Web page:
II. The Flood

Early spring 2005 featured two rainstorms, on March 28-29 and April 2-3, which, combined with daytime temperatures of 50 degrees Fahrenheit, produced heavy snowmelt and water-surface runoff, resulting in flooding in the Delaware River basin. (Def.'s 56.1 Statement at ¶ 9.)*fn4 On April 2-3, 2005, between three and six inches of rain fell in the Delaware Basin. (Def.'s 56.1 Statement at ¶ 10.) The National Weather Service reported 4.10 inches of rainfall over 36 hours on April 2-3 in Claryville, New York, a station just upstream from the Neversink Reservoir. (Id.) During this rainstorm, the Neversink Reservoir water level rose to 3.66 feet above the spillway, which is more than double the previous record crest of 1.68 feet above the spillway that was reached on April 17, 1993. (Pls.' 56.1 Statement at ¶¶ 29-30.) As a result of the flooding of the Neversink River from April 2 through April 4, 2005, Plaintiffs allege that they suffered an array of damages to their property, as well as psychological damages. (Am. Compl. ¶ 71.) III. The Dwarf Wedge Mussel

The dwarf wedge mussel is a federally listed endangered species. (Pls.' 56.1 Statement at ¶ 35.) The dwarf wedge mussel is also listed as an endangered species by the New York State Department of Environmental Conservation. (Pls.' 56.1 Statement at ¶ 36.) The dwarf wedge mussel was first reported to inhabit the Neversink River in 1990. (Spiegel Decl., Ex. L at 5.) The Neversink River population of dwarf wedge mussels was estimated at slightly greater than 10,000 specimens in 1994, which represented a robust population. (Id.) Surveys of the population conducted in 2006, 2007 and 2009 indicate that the abundance of dwarf wedge mussels has declined substantially since the mid-1990s. (Id.)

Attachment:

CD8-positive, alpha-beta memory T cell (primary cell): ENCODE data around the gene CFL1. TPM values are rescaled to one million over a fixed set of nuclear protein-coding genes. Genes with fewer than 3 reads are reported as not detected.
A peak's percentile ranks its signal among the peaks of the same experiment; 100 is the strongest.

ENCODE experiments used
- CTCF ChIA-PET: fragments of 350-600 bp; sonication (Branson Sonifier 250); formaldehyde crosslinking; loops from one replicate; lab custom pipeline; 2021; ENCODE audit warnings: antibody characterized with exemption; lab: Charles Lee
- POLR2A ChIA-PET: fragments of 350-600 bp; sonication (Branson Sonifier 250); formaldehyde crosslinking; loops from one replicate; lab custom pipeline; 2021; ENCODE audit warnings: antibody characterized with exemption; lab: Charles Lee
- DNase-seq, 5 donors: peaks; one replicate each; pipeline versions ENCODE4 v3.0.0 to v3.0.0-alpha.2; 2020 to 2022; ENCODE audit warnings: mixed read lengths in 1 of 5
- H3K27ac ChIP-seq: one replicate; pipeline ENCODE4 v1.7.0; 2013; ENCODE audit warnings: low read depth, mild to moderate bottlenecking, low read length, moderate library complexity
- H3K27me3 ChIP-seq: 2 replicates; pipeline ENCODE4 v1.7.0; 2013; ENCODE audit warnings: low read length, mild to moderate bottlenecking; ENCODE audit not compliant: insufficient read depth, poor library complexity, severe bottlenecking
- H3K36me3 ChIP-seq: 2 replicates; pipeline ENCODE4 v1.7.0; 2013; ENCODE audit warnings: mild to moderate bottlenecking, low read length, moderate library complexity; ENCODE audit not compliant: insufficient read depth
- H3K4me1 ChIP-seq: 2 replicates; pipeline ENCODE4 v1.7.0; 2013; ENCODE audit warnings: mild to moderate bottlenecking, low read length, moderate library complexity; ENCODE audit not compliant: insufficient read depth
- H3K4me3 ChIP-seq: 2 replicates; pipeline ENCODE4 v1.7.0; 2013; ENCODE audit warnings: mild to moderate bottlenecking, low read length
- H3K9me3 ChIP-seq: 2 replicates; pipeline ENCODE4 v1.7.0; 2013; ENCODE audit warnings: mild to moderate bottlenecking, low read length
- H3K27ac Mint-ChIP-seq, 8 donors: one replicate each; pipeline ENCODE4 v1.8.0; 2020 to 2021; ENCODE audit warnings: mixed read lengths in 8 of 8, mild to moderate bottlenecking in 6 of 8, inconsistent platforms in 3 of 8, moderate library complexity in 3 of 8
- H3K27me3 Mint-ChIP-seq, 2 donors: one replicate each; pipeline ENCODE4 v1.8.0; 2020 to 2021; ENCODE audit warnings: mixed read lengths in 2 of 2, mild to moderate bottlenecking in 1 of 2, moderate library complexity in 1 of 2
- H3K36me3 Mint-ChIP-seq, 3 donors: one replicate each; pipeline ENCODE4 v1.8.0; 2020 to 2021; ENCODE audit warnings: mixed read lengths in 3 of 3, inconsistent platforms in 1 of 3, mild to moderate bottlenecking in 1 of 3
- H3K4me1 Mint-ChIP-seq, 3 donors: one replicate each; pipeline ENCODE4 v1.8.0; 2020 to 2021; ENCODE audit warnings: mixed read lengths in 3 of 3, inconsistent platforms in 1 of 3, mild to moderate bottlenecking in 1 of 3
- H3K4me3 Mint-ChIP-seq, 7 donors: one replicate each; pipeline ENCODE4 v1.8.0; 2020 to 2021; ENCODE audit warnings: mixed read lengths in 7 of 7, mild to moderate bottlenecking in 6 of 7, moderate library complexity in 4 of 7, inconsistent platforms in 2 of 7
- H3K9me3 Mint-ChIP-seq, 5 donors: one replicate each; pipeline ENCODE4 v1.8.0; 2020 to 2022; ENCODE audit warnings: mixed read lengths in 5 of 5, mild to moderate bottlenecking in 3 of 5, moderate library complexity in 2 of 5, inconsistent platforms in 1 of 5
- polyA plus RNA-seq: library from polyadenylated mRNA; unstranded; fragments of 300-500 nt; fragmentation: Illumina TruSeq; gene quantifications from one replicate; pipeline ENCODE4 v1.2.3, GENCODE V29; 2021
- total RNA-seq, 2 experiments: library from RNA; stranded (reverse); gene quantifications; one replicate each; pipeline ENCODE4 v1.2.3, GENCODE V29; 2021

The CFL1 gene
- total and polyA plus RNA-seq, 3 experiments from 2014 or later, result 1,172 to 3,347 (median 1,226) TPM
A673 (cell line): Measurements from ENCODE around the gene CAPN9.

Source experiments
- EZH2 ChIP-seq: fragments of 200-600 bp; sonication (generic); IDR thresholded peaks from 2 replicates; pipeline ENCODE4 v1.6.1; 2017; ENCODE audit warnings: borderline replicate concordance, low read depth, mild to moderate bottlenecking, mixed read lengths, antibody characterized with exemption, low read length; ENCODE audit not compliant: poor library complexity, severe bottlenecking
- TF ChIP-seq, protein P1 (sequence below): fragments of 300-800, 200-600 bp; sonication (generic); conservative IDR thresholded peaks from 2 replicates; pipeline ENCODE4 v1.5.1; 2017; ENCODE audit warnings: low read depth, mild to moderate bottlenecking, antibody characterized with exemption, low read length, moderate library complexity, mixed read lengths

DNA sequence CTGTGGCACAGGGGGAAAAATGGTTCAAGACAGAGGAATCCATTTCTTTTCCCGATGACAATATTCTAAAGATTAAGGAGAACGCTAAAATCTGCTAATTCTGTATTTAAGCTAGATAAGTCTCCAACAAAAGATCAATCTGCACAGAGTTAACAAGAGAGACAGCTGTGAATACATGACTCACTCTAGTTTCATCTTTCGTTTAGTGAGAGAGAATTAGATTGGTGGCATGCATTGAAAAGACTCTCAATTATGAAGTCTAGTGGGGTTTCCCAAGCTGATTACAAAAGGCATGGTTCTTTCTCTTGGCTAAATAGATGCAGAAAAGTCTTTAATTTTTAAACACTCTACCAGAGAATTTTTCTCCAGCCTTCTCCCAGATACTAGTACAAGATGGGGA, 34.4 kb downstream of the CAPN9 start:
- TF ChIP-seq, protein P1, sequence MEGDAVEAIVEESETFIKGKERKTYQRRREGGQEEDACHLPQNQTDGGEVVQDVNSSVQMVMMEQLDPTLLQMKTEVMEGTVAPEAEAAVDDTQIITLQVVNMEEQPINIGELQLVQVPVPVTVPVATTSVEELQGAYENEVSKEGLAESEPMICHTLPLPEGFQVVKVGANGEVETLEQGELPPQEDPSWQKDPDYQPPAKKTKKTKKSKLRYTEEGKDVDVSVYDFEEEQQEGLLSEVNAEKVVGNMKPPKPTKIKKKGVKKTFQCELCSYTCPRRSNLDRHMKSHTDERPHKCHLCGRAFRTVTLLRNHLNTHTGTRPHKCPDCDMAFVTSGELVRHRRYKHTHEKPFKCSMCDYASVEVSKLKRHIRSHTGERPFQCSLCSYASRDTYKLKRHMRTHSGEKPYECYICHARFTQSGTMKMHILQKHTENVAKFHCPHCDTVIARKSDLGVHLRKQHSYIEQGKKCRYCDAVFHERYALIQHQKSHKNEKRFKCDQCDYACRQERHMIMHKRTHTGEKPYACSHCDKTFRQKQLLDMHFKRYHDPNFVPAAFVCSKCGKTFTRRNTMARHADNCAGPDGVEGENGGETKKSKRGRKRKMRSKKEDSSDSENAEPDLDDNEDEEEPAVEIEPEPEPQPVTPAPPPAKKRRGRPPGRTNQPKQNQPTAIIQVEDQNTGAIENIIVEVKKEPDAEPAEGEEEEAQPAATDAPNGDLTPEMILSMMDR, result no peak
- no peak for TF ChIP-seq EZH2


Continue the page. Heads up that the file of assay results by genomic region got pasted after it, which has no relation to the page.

The dwarf wedge mussel's preferred habitat is in fine sediment that accumulates between cobbles and it is particularly sensitive to channel size and depth, water quality and velocity of river flows. (Pls.' 56.1 Statement at ¶ 39.) The parties agree that the dwarf wedge mussel suffered considerable mortality, including material alteration of its habitat, as a result of the April 2005 flood. (Pls.' 56.1 Statement at ¶ 41, Def.'s 56.1 Response at ¶ 41.)

IV. Procedural History

Plaintiffs commenced their action in New York State Court, and the City removed it to this Court on federal question grounds. In April 2006, the City moved to dismiss the complaint, and Judge Colleen McMahon dismissed a number of statutory and regulatory claims without prejudice, but allowed Plaintiffs' negligence claims to proceed. On April 24, 2007, Plaintiffs filed the Amended Complaint alleging negligence under New York state law, violations of the Endangered Species Act, violations of the Clean Water Act, and a due process claim under 42 U.S.C. § 1983. On June 7, 2007, Defendant filed a motion to dismiss the fourth count of the Amended Complaint, the § 1983 claim. Defendant's motion was granted on September 8, 2008. Fact discovery on liability, including expert discovery, ended on June 18, 2010. Plaintiffs and Defendant cross-moved for summary judgment of the remaining claims on July 23, 2010. The parties filed opposition papers on August 20, 2010. In Plaintiffs' opposition brief, they conceded their ...